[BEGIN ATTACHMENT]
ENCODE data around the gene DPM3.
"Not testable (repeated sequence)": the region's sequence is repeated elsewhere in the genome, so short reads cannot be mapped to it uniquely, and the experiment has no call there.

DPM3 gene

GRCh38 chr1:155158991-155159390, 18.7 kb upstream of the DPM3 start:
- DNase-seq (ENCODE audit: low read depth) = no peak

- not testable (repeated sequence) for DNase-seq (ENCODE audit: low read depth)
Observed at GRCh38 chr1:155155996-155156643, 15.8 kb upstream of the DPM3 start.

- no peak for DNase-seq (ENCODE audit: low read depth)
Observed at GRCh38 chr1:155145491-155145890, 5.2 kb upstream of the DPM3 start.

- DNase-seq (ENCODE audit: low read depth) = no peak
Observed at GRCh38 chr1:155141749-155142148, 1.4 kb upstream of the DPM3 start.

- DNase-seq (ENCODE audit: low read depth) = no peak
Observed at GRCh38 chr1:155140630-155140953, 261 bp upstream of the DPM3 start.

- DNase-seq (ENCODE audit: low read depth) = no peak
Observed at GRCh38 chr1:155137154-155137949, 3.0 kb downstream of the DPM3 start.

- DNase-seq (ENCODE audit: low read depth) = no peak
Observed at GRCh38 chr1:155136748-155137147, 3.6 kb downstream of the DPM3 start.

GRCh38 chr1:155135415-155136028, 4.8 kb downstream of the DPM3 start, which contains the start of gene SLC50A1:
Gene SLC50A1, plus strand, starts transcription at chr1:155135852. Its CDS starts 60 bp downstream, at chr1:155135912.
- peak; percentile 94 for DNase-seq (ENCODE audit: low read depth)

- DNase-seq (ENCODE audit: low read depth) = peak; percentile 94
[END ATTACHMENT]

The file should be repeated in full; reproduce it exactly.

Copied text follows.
ENCODE data around the gene DPM3.
"Not testable (repeated sequence)": the region's sequence is repeated elsewhere in the genome, so short reads cannot be mapped to it uniquely, and the experiment has no call there.

DPM3 gene

GRCh38 chr1:155158991-155159390, 18.7 kb upstream of the DPM3 start:
- DNase-seq (ENCODE audit: low read depth) = no peak

- not testable (repeated sequence) for DNase-seq (ENCODE audit: low read depth)
Observed at GRCh38 chr1:155155996-155156643, 15.8 kb upstream of the DPM3 start.

- no peak for DNase-seq (ENCODE audit: low read depth)
Observed at GRCh38 chr1:155145491-155145890, 5.2 kb upstream of the DPM3 start.

- DNase-seq (ENCODE audit: low read depth) = no peak
Observed at GRCh38 chr1:155141749-155142148, 1.4 kb upstream of the DPM3 start.

- DNase-seq (ENCODE audit: low read depth) = no peak
Observed at GRCh38 chr1:155140630-155140953, 261 bp upstream of the DPM3 start.

- DNase-seq (ENCODE audit: low read depth) = no peak
Observed at GRCh38 chr1:155137154-155137949, 3.0 kb downstream of the DPM3 start.

- DNase-seq (ENCODE audit: low read depth) = no peak
Observed at GRCh38 chr1:155136748-155137147, 3.6 kb downstream of the DPM3 start.

GRCh38 chr1:155135415-155136028, 4.8 kb downstream of the DPM3 start, which contains the start of gene SLC50A1:
Gene SLC50A1, plus strand, starts transcription at chr1:155135852. Its CDS starts 60 bp downstream, at chr1:155135912.
- peak; percentile 94 for DNase-seq (ENCODE audit: low read depth)

- DNase-seq (ENCODE audit: low read depth) = peak; percentile 94